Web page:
Healthcare for Healthy Longevity Society

Innovation for Healthy Longevity society

We would like to support the development of “healthy longevity society”, where people are not just living long but living lively in good physical and mental health.

For the achievement of this goal, we aim to bring innovation to society by delivering valuable information on health, developing a platform for health programs, and providing technology for innovative healthcare products.

Japan is the most rapidly super-ageing society in the world

Japan is turning into a super-aging society on a scale previously unseen in the world.
According to National Institute of Population and Society Security Research, it is expected that the Japanese population will decrease to 124.1m in 2020, 116.2m in 2030 and will fall below 100m in 2050, then 90m in 2060.

Furthermore, the latest report shows that population aging rate (ratio of people aged 65 and over to the total population) in Japan is as high as 26%, which is projected to increase to more than 30% by 2025, especially due to the aging of Baby Boomers. In the foreseeable future, the elderly will account for one third of the total population in Japan.

Cabinet Office  Annual Report on the Aging Society (2015) Chart: Cabinet Office Annual Report on the Aging Society (2015)
*Refer from the reports of CAO and translated by GaiaSystemSolutions, Inc.

Population aging as well as population growth is a global issue

Population aging as well as population growth is a global issue. Other developed countries and emerging countries are expected to follow the same path as Japan, which is likely to be the first super-aging society.

The population aging rate in Japan had been the lowest among developed countries until 1980's. However, it started overtaking others in 1990's, and marked the highest in the world in 2005.
Looking at the time range, that aging rate grows from 7 to 14%, Japan has been fastest at 24 years (reached 14% at 1994, from 7% in 1970), while it took 115 years in France, 47 years in UK and 40 years in Germany.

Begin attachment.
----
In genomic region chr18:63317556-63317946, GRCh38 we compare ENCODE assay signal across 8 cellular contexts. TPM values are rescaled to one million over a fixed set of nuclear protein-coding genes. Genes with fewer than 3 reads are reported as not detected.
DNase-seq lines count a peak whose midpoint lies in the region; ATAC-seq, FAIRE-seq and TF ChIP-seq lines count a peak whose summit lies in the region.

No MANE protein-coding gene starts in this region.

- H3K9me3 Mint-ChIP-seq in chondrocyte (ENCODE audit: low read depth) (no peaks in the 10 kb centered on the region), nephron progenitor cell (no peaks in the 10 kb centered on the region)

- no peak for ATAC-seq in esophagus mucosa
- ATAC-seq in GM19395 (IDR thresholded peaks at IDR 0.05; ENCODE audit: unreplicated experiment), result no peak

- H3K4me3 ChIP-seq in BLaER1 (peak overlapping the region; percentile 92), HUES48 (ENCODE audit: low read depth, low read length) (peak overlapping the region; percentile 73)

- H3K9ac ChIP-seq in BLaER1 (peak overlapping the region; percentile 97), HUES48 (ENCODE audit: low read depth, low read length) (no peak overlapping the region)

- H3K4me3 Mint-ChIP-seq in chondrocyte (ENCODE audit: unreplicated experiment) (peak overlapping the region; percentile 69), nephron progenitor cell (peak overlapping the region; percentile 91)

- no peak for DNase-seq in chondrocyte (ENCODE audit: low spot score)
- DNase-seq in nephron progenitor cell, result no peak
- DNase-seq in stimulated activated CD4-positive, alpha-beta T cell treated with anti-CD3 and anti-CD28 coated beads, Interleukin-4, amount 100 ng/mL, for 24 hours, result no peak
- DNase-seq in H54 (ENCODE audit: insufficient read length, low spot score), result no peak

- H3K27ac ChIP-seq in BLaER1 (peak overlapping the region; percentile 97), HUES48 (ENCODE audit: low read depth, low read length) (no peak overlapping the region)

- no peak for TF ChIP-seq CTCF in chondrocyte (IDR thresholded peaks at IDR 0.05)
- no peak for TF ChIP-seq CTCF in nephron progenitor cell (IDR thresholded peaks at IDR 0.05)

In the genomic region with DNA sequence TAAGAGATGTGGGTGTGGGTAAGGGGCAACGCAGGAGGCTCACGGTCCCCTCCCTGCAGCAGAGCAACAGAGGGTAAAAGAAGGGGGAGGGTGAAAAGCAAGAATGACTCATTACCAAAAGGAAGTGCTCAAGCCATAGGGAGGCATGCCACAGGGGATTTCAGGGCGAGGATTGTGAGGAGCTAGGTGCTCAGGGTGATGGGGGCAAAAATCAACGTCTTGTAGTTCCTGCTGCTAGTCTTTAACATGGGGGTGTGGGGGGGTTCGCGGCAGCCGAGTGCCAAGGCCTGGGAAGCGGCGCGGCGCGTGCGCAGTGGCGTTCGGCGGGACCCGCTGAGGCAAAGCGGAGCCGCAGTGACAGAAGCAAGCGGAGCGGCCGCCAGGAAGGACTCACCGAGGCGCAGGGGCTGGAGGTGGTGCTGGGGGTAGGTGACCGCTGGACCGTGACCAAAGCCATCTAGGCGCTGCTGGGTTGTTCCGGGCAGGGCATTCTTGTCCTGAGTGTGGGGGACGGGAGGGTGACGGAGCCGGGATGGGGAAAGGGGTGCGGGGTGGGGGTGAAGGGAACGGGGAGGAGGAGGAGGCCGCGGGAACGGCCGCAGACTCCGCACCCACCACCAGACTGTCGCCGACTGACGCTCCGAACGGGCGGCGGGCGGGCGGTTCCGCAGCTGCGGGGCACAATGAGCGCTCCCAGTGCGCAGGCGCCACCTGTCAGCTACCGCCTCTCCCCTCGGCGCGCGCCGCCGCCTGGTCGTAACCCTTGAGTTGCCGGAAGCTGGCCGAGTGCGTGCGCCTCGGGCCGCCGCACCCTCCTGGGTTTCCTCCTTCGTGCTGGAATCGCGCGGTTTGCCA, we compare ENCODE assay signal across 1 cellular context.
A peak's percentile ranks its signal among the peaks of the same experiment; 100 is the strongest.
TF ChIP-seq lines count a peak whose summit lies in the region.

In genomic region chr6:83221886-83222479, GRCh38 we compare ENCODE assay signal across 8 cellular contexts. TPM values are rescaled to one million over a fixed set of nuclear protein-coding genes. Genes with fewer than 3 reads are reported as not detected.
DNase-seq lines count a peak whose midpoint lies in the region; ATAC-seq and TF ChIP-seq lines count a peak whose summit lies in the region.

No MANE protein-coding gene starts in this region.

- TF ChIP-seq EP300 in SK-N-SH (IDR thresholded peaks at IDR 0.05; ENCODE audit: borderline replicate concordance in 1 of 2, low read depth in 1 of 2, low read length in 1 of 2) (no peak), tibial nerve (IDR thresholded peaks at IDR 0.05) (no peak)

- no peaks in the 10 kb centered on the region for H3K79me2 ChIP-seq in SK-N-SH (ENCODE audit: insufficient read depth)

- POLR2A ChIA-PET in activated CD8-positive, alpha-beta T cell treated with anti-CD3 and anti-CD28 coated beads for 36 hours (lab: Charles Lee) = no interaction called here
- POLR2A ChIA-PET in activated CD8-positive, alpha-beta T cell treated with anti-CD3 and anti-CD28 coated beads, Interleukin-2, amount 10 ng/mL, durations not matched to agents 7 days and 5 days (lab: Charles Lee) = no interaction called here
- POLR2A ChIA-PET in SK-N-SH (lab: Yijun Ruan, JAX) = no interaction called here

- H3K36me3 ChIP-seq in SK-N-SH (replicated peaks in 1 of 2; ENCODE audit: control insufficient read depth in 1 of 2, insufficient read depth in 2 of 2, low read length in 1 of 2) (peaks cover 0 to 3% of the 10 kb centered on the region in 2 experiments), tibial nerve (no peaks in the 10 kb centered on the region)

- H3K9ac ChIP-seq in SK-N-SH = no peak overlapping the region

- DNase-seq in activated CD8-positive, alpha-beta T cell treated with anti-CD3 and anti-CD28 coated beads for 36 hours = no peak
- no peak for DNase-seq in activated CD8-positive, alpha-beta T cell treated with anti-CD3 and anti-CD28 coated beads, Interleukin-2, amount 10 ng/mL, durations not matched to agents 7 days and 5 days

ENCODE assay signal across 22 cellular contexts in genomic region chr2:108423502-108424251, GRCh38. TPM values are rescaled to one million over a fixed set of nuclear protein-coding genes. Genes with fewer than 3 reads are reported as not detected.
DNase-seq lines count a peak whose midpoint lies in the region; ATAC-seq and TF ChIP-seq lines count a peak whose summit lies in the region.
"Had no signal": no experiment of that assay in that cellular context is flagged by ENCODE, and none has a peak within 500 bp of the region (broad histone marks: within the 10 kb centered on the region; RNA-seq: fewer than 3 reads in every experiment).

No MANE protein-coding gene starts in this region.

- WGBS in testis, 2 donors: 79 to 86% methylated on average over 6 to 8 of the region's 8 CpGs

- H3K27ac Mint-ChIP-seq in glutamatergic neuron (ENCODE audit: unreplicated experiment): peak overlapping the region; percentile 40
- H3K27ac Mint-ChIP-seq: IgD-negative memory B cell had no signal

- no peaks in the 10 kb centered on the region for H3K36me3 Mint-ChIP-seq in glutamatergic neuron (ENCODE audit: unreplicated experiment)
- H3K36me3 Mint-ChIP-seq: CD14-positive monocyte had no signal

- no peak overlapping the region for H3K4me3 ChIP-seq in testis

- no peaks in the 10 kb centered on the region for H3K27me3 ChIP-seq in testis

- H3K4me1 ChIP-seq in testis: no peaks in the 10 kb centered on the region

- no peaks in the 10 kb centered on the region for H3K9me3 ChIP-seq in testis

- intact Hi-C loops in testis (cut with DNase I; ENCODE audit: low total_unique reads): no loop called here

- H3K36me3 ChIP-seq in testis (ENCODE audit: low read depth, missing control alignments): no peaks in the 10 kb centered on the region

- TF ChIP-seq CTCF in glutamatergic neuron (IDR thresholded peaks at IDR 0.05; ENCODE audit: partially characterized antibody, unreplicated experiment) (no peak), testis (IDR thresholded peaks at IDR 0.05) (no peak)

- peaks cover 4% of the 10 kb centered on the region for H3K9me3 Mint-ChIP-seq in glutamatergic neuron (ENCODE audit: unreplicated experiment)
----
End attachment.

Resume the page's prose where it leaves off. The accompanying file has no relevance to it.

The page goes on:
Though Japan has been breaking the records in the manner previously unseen, Asian countries are anticipated to move faster as ever, especially in South Korea the rate will increase 33.6% in 2060 from 9.3% in 2005.

Changes in the aging rate Source : Prepared by MIC based on data culled from “World Population Prospects: The 2012 Revision” by the United Nations.
Note that data for Japan up to 2012 is based on the “2010 National Census” by MIC.

Challenges in a super-aging society

Decline in working-age population in a super-aging society would lower the nation’s potential growth rate and have a significant impact on the sustainable economic growth. As a result, national medical expenses and the one for the elderly in Japan are estimated to increase from 34.8 trillion yen and 11.4 trillion yen in 2008 to 52.3 trillion yen and 24.1 trillion yen in 2025 , respectively.

In the coming super-aging society, we need to move beyond stereotypical concepts about the elderly and keep in mind that there will be a number of “active seniors” who have plenty of knowledge and skills. To solve the issues brought by population aging, it is important to work on extending “healthy life expectancy” so that many elderly people can live independently as long as possible and actively engage with society making use of their knowledge and experiences.

The ratio of GDP to the national health expenditures Sources:Figures until 2009 - Data from Ministry of Health, Labor and Welfare "Annual Health, Labor and Welfare Report 2010-2011".
Figures after 2015 - Data from Health Insurance Bureau, Ministry of Health, Labor and Welfare “Medical Care Expenditures in the Future and Fiscal Burden Estimations Report”, as of Oct. 25, 2010.
Data from Origin:
Ministry of Internal Affairs "Official Announcement of Report from ICT Super-aging Society Design Council - Attainment of Smart Platinum Society", 2013.
Health Insurance Bureau, Ministry of Health, Labour and Welfare “Medical Care Expenditures in the Future and Fiscal Burden Estimations Report”,2010.
*Refer from the reports of MIC and translated by GaiaSystemSolutions, Inc.
Healthy Life Expectancy and Life Expectancy Disparities Sources: Ministry of Health, Labor and Welfare, Reference Materials for Health Japan 21 (the second term),
1) Extension of healthy life expectancy and reduction of health disparities
*Refer from the reports of MHLW and translated by GaiaSystemSolutions, Inc.